WhINE TO THE MUSIC the art of pairing wine and music

Posted on October 16, 2012

Whine to the Music is the art of pairing wine and music.  In the same way I approach ART & WINE PAIRING, I will tackle wine and music.  I’ll look at the structure of the wine and pair it to the elements of the music.  Take a sip of your wine.. do you feel anything?  Watch a music video…do you feel anything?  Whine to the Music is pairing wine and music based on emotion.  How does one begin to approach such an obscure concept?  Below you will see the basic structural elements of wine and how they pertain to music.

(In my best Bruce Buffer voice)  HERE WE GO!!!!


The color of a wine is looked at in different ways.  For example, a dark ruby color with brightness is a sign of a clean, maybe new world wine.  These wines can go with lively music that is bright and energetic.  For example, Pop songs.

If the color is garnet, dull and rustic it is a sign of an aged or old world wine.  Wines with this sort of color are best paired with music that is darker, somber and maybe more poetic, like country music.


Wines which are less aromatics are paired with music with a lower decibel level.  Whereas wines with more intensity are paired with music which has a higher decibel level.

Wines with red fruit aromas and aromatic flowers such as honeysuckle are paired with music that is lively and might have lots of strings and horns.

Wines with darker fruits and floral aromas such as violets are paired with songs with more bass, maybe trombones.

Oaky wines which have aromas of baking spices, toast or vanilla can pair with music that has percussion instruments, such as drum kits, high hats, snares, bass drums or bongos, depending on the heaviness of the oak.

Wines which show more minerality and elements of earth can be paired with music that has piano, synthesizers, symbols or key-tars…yeah I said key-tars.  The type of minerality will decide how deep or high the notes are.  For example, barnyard and mushroom would be low octaves and slate and chalk at high octaves.


The approach to flavor is pretty much the same as aroma.  Does the wine have red fruit aromas? If so, does it taste like red fruits?  If the wine matches the aroma you can stick with music that matches those aromas.

If the wine starts to show other types of flavor, different from the nose, then the wine is more complex and can be paired with more complex music, maybe classical?


The body is determined by how the wine feels on the palate in terms of weight.  This is directly associated to the wine’s alcohol level.

Light body = non-fat milk = Music that is light and flighty.  It might have violins, triangles, harps and acoustical guitar etc…

Medium Body = whole milk  =  Music with more intensity, maybe some bass and deeper vocals.  It can have electric guitars and synthesizers etc…

Full body = heavy cream =  Music with fullness of sound.  Maybe it is hip hop, maybe there all sorts of arrangements with several guitars, back up vocals, layers of music coming together to create one sound.


Tannins are felt on the sides of the cheeks and behind the lips.  They feel prickly and can range from all sorts of intensity levels.  For example, Pinot Noir might have low tannin and Nebbiolo very high.  I think of tannins as being related to the vocals.  If the singer’s voice is soft and melodic it can be paired with Pinot Noir.  Whereas if the singer’s voice is deep and raspy, we can pair it with Nebbiolo.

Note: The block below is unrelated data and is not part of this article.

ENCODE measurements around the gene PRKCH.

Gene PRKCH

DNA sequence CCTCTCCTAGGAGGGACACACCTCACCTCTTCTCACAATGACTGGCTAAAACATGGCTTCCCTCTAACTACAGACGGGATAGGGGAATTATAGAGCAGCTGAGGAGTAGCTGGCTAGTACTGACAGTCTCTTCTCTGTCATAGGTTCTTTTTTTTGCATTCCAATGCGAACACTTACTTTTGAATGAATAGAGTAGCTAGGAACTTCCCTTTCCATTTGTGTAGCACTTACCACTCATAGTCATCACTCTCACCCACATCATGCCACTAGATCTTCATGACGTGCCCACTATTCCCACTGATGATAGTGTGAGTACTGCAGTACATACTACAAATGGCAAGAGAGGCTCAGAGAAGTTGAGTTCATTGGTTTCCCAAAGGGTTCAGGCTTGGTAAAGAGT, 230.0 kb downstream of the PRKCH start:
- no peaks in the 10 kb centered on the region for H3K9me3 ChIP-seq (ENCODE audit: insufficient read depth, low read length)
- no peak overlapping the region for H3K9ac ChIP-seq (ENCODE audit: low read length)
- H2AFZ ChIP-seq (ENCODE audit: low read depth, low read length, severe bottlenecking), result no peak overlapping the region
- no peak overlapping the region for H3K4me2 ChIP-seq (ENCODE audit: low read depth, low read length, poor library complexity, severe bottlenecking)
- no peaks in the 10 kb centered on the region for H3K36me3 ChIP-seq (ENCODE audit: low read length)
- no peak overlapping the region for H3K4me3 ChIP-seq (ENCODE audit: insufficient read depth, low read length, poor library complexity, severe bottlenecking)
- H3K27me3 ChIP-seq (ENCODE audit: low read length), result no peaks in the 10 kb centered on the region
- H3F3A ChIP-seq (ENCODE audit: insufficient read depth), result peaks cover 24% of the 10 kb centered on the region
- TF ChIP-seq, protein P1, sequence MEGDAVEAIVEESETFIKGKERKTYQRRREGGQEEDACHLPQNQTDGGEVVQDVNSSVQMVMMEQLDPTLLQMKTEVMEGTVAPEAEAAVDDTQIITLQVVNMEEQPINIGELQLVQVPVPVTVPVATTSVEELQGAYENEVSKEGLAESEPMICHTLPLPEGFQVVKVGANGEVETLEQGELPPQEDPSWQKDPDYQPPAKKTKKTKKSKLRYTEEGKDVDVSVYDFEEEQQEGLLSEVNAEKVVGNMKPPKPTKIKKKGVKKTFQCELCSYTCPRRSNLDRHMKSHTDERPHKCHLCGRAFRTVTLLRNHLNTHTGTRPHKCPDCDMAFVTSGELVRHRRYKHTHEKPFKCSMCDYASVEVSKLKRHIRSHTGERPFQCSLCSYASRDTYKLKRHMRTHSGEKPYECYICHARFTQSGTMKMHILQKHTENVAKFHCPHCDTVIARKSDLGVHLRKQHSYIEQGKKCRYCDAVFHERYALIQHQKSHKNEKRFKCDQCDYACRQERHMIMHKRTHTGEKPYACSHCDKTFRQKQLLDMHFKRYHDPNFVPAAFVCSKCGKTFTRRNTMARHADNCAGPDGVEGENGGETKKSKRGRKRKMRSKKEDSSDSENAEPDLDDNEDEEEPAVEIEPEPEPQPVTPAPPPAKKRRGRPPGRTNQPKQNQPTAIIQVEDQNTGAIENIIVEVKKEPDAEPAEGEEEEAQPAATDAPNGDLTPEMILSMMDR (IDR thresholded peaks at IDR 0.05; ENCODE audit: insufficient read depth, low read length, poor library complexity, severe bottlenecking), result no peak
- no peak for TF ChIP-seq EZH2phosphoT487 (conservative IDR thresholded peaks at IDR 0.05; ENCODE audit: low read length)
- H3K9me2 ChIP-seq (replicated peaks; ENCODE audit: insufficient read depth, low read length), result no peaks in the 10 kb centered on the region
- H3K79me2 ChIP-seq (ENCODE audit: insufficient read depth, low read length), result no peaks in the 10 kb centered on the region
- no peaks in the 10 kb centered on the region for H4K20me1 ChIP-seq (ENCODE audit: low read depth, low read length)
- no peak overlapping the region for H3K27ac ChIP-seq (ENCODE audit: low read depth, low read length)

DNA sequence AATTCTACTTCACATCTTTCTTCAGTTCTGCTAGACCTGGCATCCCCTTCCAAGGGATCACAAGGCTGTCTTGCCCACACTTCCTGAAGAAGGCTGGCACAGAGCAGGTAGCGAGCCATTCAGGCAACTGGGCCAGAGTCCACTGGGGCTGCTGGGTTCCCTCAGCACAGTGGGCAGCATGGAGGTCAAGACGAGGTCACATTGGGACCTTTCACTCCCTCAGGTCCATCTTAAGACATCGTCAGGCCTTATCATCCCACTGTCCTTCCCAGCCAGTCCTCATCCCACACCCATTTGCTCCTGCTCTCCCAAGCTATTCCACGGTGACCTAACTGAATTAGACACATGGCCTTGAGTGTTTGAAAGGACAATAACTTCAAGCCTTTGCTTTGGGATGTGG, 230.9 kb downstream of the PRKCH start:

When I speak about acidity, it has nothing to do with Janis Joplin.  Acidity is the most important part of wine, it can make the wine either flabby, by not being present, or give it back bone, by making your mouth water.

Wines which have low acidity but are balanced, can be paired with music that is simple and organic such as a folk song with guitar and singer.

As the acidity increases, we can pair the wines with songs with  complexity.  If the wine is too acidic it will need to be paired with heavy metal-death rock-electronica.

Acidity pairs with the basic structure of the music.  For example, Simon and Garfunkel = low acidity, Paul Simon= medium acidity and Fela Kuti = high acidity.


A wine’s finish is determined by how long the wine stays with you.  Does it dissipate after it’s fruitiness wears off or does it stay with you and change on the palate?  This is the lasting impression.  Some wines are meant to be fresh, fruity and upfront.  These wines can be paired with songs with short choruses, songs in which the chorus or the hook is not the most dominant part of the song.

Wines which have a  long finish and continue to evolve on the palate can be paired with songs whose choruses are repetitive or might have a long instrumental interlude.  A song which is considered an anthem, or a song which stands the test of time needs to be paired with a wine with a long finish.  For example, Bruce Springsteen’s “Born in the USA”  is a rock anthem with a repetitive chorus.  A fruit forward Russian River Pinot Noir will not do.  This song needs to be paired with an American great, such as a Dunn Howell Mountain Cabernet that has tannin, acidity, dark floral notes and dark fruit flavors which stay with you and finishes long and stoney.

Whine to the Music is the art of pairing wine and music.  I hope the next time you listen to a song you Whine to the music and think about which wine would be the best pairing.




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